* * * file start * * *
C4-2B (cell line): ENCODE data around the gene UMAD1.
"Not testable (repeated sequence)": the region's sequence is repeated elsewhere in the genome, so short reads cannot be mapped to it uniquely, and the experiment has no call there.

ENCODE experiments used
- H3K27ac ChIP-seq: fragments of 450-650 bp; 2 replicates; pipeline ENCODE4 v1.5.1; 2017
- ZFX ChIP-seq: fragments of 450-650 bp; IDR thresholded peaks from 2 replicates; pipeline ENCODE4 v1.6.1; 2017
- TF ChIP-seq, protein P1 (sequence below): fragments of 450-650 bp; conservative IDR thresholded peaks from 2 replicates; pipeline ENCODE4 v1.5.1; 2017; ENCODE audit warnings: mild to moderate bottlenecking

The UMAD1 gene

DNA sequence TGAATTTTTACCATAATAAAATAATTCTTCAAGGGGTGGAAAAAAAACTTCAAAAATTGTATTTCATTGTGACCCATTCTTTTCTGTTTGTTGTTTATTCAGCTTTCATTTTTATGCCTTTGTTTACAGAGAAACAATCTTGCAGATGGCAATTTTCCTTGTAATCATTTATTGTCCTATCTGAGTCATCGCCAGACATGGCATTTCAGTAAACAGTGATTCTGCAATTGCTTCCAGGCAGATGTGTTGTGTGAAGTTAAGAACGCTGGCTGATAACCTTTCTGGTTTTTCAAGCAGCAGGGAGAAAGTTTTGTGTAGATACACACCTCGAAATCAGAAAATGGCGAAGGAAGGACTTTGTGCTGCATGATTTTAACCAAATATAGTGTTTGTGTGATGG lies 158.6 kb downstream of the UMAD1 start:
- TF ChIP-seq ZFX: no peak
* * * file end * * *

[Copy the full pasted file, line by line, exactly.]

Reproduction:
C4-2B (cell line): ENCODE data around the gene UMAD1.
"Not testable (repeated sequence)": the region's sequence is repeated elsewhere in the genome, so short reads cannot be mapped to it uniquely, and the experiment has no call there.

ENCODE experiments used
- H3K27ac ChIP-seq: fragments of 450-650 bp; 2 replicates; pipeline ENCODE4 v1.5.1; 2017
- ZFX ChIP-seq: fragments of 450-650 bp; IDR thresholded peaks from 2 replicates; pipeline ENCODE4 v1.6.1; 2017
- TF ChIP-seq, protein P1 (sequence below): fragments of 450-650 bp; conservative IDR thresholded peaks from 2 replicates; pipeline ENCODE4 v1.5.1; 2017; ENCODE audit warnings: mild to moderate bottlenecking

The UMAD1 gene

DNA sequence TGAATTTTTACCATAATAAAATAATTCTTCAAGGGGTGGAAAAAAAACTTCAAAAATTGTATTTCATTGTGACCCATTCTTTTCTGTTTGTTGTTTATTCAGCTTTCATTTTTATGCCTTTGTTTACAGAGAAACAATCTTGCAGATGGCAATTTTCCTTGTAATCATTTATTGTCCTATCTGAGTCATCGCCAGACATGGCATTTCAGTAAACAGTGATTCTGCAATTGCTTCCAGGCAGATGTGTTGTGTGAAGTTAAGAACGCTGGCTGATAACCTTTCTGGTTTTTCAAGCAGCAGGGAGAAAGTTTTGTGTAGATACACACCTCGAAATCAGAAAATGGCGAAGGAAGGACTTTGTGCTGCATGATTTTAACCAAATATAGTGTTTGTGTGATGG lies 158.6 kb downstream of the UMAD1 start:
- TF ChIP-seq ZFX: no peak